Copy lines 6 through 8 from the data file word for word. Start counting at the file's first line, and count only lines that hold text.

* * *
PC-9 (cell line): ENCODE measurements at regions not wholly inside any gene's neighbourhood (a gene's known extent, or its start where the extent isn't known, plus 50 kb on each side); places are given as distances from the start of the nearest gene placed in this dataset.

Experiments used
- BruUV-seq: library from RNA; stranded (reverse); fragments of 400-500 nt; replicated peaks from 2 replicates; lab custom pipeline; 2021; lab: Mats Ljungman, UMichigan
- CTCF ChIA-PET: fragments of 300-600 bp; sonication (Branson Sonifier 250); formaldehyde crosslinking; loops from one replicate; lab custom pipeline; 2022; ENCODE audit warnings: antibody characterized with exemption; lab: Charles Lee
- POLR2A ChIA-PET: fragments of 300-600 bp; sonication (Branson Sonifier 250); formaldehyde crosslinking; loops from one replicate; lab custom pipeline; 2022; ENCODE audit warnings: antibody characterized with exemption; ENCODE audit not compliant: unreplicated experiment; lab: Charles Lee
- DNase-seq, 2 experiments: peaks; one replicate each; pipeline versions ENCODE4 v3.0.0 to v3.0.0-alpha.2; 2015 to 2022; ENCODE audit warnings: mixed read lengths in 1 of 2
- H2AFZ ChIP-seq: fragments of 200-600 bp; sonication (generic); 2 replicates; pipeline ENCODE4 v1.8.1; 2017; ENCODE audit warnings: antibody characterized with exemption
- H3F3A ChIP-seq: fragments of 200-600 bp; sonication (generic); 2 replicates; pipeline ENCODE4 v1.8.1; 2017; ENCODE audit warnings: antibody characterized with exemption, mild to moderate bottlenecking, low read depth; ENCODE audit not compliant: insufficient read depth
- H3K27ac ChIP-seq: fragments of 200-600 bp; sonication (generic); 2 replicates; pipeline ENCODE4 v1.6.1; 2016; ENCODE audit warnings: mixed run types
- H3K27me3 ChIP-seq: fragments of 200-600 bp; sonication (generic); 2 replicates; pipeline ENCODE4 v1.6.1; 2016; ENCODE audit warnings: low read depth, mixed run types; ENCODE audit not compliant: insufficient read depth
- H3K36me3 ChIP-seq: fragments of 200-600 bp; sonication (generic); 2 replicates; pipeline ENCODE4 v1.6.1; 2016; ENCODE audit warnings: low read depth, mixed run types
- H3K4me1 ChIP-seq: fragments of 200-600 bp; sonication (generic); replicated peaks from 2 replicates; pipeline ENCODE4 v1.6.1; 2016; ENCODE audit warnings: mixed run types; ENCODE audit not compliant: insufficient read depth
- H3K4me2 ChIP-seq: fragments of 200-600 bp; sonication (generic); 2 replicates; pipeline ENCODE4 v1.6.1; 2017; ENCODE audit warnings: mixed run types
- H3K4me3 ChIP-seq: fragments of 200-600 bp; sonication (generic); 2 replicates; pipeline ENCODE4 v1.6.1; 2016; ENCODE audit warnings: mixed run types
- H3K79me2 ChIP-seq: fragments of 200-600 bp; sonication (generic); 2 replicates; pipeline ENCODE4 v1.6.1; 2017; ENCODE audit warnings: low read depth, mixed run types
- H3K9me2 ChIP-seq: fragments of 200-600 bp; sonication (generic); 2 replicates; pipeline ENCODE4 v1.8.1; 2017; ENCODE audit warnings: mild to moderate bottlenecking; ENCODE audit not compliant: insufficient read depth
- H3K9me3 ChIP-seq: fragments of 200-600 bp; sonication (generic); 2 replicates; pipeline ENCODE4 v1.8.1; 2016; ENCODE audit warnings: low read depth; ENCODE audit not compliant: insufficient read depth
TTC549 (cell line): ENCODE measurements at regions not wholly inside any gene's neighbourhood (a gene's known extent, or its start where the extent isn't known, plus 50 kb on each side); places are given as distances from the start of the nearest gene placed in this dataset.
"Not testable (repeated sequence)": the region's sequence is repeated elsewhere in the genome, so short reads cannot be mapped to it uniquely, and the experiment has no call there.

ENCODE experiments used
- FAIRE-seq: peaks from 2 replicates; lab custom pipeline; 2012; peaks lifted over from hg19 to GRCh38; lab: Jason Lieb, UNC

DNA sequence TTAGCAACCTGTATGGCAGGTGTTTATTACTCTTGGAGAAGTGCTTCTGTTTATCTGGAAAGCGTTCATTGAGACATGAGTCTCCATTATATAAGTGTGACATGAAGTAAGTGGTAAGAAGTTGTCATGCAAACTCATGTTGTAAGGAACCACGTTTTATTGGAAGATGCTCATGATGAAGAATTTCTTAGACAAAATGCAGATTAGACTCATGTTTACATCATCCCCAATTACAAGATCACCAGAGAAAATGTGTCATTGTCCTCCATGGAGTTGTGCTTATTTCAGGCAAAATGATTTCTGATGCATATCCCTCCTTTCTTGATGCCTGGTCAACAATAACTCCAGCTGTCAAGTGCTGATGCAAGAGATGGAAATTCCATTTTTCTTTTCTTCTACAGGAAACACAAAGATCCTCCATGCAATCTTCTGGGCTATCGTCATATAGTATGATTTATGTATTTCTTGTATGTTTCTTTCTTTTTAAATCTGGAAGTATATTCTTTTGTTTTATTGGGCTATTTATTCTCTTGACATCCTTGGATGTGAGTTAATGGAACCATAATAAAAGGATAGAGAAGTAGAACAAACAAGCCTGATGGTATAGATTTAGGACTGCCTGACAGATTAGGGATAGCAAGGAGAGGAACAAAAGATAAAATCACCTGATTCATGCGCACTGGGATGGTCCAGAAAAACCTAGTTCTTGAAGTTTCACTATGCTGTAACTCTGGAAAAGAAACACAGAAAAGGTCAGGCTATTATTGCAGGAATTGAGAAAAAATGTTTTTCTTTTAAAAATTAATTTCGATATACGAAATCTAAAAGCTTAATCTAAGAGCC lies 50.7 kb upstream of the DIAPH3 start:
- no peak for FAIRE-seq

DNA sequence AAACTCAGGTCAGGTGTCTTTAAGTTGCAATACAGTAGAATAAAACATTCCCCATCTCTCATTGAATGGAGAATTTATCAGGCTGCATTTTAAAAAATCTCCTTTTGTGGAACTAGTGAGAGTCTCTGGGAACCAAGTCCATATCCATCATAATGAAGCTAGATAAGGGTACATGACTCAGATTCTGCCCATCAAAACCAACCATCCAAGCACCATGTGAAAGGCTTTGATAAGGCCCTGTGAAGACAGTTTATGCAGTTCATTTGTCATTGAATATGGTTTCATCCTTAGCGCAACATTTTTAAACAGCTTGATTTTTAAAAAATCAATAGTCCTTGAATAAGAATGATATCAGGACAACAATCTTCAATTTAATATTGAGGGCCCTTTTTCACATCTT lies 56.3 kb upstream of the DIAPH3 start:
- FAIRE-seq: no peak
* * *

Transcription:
- DNase-seq, 2 experiments: peaks; one replicate each; pipeline versions ENCODE4 v3.0.0 to v3.0.0-alpha.2; 2015 to 2022; ENCODE audit warnings: mixed read lengths in 1 of 2
- H2AFZ ChIP-seq: fragments of 200-600 bp; sonication (generic); 2 replicates; pipeline ENCODE4 v1.8.1; 2017; ENCODE audit warnings: antibody characterized with exemption
- H3F3A ChIP-seq: fragments of 200-600 bp; sonication (generic); 2 replicates; pipeline ENCODE4 v1.8.1; 2017; ENCODE audit warnings: antibody characterized with exemption, mild to moderate bottlenecking, low read depth; ENCODE audit not compliant: insufficient read depth